The Duke of Windsor, King Edward VIII | Credit: Mirrorpix

Written by John Simpson

In December 1936, King Edward VIII gave his famous abdication speech to the nation and was soon to be kicked out of the country.

Longtime friend of famous Lympne resident Sir Philip Sassoon (Under Secretary of State for Air and local MP for Folkestone and Hythe), Edward is said to have left the UK by plane from Lympne airfield that night -the.

A visitor to the adjacent Sassoon mansion in Port Lympne on several occasions before, and a pilot and plane owner himself, this was a very likely starting point.

Bill Deedes, who was to become Conservative cabinet minister and editor of the Daily Telegraph, was a Morning Post reporter at the time.

That evening he was to attend a dance in Folkestone to celebrate his older sister’s coming of age.

A compromise was found, whereby the newspaper would provide him with a car to drive to Lympne airfield at regular intervals 10 miles away.

Daily Mirror front page December 10, 1936

He made three trips in his white tie outfit. On the third, something seemed to be happening. All the lights were on at the airfield.

The anticipation turned out to be false, as Edward was instead crossing Portsmouth on a Royal Navy destroyer, HMS Fury accompanied by HMS Wolfhound in Boulogne at 2 a.m.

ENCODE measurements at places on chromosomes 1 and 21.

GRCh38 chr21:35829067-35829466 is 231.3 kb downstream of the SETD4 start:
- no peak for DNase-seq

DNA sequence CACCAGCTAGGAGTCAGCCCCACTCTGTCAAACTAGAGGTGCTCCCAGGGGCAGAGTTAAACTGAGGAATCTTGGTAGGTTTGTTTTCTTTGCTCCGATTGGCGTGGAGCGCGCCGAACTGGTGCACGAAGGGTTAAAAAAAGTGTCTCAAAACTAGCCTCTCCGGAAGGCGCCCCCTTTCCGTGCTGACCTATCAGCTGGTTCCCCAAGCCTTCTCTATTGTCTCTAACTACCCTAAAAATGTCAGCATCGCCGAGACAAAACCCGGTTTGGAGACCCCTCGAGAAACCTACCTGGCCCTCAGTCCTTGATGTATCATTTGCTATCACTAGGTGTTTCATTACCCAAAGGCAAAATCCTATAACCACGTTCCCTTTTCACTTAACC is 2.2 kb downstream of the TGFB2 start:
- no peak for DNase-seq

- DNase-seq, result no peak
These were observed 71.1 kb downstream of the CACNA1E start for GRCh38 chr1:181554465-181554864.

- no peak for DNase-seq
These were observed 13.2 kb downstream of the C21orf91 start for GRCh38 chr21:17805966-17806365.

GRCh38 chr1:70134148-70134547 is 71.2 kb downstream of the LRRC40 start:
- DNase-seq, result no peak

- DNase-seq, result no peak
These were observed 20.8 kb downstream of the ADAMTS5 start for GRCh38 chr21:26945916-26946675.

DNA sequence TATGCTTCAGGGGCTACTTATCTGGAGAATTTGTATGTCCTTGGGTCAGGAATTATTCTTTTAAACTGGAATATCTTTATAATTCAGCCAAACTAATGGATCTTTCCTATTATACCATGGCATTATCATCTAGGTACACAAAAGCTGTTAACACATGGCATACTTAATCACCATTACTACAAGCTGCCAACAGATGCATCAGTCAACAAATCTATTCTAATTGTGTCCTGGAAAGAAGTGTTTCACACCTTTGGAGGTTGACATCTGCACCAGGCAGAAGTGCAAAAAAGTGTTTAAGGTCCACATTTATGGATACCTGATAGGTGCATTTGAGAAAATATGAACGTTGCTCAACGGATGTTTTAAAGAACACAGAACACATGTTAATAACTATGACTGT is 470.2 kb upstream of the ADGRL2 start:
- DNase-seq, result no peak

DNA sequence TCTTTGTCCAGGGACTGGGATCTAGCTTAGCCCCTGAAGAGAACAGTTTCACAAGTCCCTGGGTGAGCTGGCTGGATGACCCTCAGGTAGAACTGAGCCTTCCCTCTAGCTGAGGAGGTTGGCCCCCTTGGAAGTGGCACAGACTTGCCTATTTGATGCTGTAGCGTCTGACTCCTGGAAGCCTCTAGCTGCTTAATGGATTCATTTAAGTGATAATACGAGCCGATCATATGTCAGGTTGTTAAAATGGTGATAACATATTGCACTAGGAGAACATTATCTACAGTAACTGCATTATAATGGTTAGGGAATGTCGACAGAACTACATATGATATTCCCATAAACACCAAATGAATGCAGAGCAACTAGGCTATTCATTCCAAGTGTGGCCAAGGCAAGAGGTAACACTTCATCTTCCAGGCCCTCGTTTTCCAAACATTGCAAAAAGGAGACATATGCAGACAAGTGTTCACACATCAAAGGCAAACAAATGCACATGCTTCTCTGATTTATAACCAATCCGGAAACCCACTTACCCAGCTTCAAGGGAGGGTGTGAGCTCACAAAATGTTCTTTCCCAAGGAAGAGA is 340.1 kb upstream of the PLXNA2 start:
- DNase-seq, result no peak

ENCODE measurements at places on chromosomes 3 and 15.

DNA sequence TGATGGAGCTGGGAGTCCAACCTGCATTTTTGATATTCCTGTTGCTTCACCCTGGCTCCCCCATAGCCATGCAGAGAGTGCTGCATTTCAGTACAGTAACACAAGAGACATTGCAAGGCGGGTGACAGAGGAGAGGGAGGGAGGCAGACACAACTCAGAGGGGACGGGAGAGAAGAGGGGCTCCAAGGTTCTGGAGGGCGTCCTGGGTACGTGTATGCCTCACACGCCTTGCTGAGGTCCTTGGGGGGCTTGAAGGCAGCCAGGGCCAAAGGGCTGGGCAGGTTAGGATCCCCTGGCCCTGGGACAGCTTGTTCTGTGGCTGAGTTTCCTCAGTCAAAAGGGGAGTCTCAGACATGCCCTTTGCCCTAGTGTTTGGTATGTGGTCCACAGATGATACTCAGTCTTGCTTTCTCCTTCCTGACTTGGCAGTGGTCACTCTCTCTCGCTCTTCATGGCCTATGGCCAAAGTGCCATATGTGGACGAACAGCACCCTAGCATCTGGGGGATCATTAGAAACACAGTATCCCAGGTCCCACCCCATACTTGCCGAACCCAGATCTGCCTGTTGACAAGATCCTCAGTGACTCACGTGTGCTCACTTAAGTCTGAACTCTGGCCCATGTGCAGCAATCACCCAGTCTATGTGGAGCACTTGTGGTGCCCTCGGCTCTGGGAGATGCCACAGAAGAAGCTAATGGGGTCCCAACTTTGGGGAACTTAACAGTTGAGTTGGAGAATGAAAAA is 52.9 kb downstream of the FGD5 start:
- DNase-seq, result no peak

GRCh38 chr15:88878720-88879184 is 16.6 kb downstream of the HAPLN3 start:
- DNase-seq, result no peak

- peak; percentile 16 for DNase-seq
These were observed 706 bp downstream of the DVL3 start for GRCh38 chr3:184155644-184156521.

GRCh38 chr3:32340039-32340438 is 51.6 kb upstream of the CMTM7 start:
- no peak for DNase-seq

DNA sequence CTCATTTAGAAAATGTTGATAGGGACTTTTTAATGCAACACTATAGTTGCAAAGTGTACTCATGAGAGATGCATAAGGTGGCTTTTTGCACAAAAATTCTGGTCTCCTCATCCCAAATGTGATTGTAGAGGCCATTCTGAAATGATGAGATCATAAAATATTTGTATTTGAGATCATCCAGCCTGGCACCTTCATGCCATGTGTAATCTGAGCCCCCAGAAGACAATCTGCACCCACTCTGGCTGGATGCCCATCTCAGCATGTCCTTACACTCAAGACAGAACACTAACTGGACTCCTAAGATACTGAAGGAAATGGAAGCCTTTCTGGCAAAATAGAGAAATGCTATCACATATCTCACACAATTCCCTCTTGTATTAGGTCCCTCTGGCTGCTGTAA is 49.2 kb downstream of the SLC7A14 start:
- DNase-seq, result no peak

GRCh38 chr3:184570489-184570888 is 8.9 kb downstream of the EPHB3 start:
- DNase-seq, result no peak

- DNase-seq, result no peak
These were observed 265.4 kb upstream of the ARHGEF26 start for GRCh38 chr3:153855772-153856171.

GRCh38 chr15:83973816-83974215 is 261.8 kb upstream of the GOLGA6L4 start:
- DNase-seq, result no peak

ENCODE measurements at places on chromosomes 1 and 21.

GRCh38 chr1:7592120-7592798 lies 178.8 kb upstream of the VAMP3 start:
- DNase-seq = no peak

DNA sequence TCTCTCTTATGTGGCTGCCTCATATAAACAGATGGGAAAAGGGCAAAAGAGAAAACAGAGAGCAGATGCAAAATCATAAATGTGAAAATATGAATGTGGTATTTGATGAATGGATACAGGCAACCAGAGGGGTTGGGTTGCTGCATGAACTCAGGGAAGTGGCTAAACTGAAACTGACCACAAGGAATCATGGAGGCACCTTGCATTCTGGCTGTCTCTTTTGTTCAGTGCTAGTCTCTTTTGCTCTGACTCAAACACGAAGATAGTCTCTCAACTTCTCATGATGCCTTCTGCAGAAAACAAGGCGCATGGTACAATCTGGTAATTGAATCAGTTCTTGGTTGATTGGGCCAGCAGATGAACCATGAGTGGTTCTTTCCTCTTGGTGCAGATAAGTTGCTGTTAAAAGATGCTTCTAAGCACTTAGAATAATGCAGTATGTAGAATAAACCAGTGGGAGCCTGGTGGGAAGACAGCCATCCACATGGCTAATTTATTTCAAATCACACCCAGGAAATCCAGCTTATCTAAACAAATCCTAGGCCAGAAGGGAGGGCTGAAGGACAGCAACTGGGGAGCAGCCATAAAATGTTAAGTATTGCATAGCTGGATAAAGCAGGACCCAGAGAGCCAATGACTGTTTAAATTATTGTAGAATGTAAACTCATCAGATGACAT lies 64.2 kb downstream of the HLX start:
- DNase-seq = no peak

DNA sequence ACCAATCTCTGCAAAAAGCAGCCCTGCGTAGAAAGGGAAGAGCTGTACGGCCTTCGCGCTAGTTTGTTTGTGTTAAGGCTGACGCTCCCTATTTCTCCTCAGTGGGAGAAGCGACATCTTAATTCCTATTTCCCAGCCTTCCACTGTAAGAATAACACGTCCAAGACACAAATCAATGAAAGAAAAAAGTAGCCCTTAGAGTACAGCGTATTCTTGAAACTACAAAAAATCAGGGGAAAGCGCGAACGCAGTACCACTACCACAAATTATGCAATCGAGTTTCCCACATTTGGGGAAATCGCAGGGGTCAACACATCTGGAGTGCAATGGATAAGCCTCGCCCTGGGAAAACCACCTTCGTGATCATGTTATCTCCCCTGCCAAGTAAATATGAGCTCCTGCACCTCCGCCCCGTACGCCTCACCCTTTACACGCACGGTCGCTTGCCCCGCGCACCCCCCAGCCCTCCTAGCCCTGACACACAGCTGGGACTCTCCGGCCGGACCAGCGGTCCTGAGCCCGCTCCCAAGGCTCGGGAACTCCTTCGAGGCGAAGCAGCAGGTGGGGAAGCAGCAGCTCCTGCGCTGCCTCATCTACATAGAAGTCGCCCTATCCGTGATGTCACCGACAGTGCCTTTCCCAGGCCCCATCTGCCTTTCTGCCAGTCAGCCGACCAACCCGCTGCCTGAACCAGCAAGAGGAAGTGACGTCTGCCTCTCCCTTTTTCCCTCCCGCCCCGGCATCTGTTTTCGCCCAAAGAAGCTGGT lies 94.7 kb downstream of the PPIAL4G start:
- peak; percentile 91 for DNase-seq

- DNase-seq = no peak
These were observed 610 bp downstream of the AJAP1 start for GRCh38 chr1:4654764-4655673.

Earlier in the evening, a four-car convoy, accompanied by a covered truck, had swept the shipyard to take it into exile in the south of France.

On November 2, the first meeting of the Lympne Airfield History Society since March 2020 was very busy. Nearly 50 people enjoyed Betty Black’s presentation on her Skyways Years at Lympne.

Betty made this presentation a few years ago, but it has evolved and now includes the years at Lydd where Dan Air, which became Skyways through a takeover, transferred in 1974.

Many superb photographs of life in Lympne as a commercial airport were shown.


On January 4, David Goldsmith will speak about Wing Commander Hugh Kennard DFC, a name well known in Lympne from the 1940s to the 1960s.

Hugh Kennard attended school at Cranbrook and was later one of the few in the Battle of Britain. After World War II he was an important figure at Lympne, Lydd, Ramsgate and Manston airfields.

His businesses at Lympne included Skyfotos, Air Kruise, and the Kent Coast Flying Club. At the same time, he was the commander of the 500 (Kent County) of the RAF Auxiliary Squadron which had Gloster Meteors at West Malling from 1949 to 1952.

In 1953 he reopened Ramsgate Airport and from the same year until 1960 he was also manager of Silver City. In 1961 he founded Air Ferry at Manston, which was succeeded by Invicta Airways from 1965 until his retirement in 1976.

For more information on Lympne Airfield History Society call 01303 265078 or send email [email protected]

Share with us the news of your city or village by becoming Zone Ambassador.